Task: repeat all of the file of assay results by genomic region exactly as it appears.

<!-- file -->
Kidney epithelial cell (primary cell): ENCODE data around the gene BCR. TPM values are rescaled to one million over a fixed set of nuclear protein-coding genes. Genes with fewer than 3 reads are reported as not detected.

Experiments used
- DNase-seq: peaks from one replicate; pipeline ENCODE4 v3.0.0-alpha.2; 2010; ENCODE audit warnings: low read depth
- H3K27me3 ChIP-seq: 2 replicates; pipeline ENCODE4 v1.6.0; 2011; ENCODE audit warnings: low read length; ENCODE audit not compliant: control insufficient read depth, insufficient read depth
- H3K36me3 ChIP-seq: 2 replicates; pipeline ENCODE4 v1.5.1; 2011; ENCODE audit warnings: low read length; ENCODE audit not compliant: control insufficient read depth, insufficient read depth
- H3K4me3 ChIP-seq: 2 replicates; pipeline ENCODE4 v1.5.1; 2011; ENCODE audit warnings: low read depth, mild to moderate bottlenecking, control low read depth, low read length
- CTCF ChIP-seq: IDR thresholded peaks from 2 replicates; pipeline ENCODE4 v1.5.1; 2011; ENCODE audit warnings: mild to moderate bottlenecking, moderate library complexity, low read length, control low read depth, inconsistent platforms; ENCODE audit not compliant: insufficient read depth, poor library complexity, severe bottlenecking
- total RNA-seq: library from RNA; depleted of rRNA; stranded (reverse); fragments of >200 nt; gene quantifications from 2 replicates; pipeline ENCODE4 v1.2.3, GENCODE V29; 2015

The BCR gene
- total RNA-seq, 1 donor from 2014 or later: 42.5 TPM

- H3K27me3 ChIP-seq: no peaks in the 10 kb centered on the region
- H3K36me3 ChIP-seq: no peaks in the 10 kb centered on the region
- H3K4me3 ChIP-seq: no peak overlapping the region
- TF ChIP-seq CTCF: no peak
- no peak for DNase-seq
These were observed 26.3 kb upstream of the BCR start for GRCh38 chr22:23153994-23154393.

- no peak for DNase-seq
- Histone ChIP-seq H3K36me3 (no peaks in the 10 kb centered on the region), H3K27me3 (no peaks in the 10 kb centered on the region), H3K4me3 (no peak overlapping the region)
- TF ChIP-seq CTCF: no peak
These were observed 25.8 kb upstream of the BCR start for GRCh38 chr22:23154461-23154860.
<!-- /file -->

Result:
Kidney epithelial cell (primary cell): ENCODE data around the gene BCR. TPM values are rescaled to one million over a fixed set of nuclear protein-coding genes. Genes with fewer than 3 reads are reported as not detected.

Experiments used
- DNase-seq: peaks from one replicate; pipeline ENCODE4 v3.0.0-alpha.2; 2010; ENCODE audit warnings: low read depth
- H3K27me3 ChIP-seq: 2 replicates; pipeline ENCODE4 v1.6.0; 2011; ENCODE audit warnings: low read length; ENCODE audit not compliant: control insufficient read depth, insufficient read depth
- H3K36me3 ChIP-seq: 2 replicates; pipeline ENCODE4 v1.5.1; 2011; ENCODE audit warnings: low read length; ENCODE audit not compliant: control insufficient read depth, insufficient read depth
- H3K4me3 ChIP-seq: 2 replicates; pipeline ENCODE4 v1.5.1; 2011; ENCODE audit warnings: low read depth, mild to moderate bottlenecking, control low read depth, low read length
- CTCF ChIP-seq: IDR thresholded peaks from 2 replicates; pipeline ENCODE4 v1.5.1; 2011; ENCODE audit warnings: mild to moderate bottlenecking, moderate library complexity, low read length, control low read depth, inconsistent platforms; ENCODE audit not compliant: insufficient read depth, poor library complexity, severe bottlenecking
- total RNA-seq: library from RNA; depleted of rRNA; stranded (reverse); fragments of >200 nt; gene quantifications from 2 replicates; pipeline ENCODE4 v1.2.3, GENCODE V29; 2015

The BCR gene
- total RNA-seq, 1 donor from 2014 or later: 42.5 TPM

- H3K27me3 ChIP-seq: no peaks in the 10 kb centered on the region
- H3K36me3 ChIP-seq: no peaks in the 10 kb centered on the region
- H3K4me3 ChIP-seq: no peak overlapping the region
- TF ChIP-seq CTCF: no peak
- no peak for DNase-seq
These were observed 26.3 kb upstream of the BCR start for GRCh38 chr22:23153994-23154393.

- no peak for DNase-seq
- Histone ChIP-seq H3K36me3 (no peaks in the 10 kb centered on the region), H3K27me3 (no peaks in the 10 kb centered on the region), H3K4me3 (no peak overlapping the region)
- TF ChIP-seq CTCF: no peak
These were observed 25.8 kb upstream of the BCR start for GRCh38 chr22:23154461-23154860.